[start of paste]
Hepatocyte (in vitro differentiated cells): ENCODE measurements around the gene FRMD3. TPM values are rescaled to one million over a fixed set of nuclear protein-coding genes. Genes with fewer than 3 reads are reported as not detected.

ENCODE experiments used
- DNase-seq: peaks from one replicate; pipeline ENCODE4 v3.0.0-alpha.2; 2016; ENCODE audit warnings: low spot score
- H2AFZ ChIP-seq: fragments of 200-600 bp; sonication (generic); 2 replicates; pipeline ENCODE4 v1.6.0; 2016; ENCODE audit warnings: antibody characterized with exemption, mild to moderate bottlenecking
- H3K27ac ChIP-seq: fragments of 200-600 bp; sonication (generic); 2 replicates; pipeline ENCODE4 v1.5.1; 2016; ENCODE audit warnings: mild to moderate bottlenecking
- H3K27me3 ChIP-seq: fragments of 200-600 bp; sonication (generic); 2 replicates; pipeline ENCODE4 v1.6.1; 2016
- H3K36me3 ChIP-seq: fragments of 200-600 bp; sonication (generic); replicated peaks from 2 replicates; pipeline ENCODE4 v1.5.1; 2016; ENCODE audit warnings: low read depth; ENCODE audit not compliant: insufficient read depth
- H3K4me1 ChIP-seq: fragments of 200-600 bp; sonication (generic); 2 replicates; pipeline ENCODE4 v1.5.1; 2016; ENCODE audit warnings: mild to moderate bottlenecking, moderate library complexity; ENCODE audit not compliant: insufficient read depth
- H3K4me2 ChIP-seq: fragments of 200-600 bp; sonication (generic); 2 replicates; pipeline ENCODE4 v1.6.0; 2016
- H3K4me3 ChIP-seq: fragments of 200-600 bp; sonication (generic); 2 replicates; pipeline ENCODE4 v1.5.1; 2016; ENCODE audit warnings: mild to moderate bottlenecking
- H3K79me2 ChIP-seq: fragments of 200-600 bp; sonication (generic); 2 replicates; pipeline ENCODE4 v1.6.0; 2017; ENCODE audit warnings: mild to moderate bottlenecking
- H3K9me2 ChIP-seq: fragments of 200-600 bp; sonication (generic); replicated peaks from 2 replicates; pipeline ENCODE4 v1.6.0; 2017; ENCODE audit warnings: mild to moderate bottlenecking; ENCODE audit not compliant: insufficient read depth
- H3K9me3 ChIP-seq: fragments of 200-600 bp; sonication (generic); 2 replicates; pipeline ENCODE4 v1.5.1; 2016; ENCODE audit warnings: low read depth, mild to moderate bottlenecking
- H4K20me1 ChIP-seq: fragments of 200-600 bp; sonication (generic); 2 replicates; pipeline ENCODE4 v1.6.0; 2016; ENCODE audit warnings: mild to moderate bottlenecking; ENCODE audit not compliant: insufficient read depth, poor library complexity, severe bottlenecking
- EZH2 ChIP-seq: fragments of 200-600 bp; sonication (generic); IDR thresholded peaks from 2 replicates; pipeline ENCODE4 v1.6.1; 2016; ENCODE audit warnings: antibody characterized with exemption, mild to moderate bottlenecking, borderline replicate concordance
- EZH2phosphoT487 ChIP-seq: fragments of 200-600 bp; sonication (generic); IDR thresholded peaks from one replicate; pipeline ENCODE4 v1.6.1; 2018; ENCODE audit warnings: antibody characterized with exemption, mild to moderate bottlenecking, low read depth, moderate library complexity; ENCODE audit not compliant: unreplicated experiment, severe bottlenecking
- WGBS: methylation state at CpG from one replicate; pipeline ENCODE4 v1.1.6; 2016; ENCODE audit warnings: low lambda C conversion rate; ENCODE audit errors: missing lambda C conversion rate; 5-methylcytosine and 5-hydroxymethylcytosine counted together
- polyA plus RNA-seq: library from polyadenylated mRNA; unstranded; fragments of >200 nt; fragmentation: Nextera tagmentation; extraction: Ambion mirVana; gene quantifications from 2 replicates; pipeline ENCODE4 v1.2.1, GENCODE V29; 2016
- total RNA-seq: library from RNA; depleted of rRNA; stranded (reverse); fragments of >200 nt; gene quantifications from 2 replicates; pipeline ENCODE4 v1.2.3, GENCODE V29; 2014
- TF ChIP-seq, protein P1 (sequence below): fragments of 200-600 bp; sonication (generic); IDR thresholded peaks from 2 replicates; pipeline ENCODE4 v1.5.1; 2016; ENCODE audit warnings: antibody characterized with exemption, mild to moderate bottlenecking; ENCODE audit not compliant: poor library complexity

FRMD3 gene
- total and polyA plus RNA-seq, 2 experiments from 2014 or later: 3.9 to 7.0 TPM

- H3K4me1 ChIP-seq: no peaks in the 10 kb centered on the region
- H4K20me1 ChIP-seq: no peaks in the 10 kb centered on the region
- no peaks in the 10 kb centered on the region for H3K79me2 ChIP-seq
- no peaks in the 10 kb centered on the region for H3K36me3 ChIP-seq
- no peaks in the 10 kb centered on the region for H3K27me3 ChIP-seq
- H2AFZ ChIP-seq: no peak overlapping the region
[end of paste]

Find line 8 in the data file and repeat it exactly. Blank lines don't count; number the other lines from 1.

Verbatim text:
- H3K4me1 ChIP-seq: fragments of 200-600 bp; sonication (generic); 2 replicates; pipeline ENCODE4 v1.5.1; 2016; ENCODE audit warnings: mild to moderate bottlenecking, moderate library complexity; ENCODE audit not compliant: insufficient read depth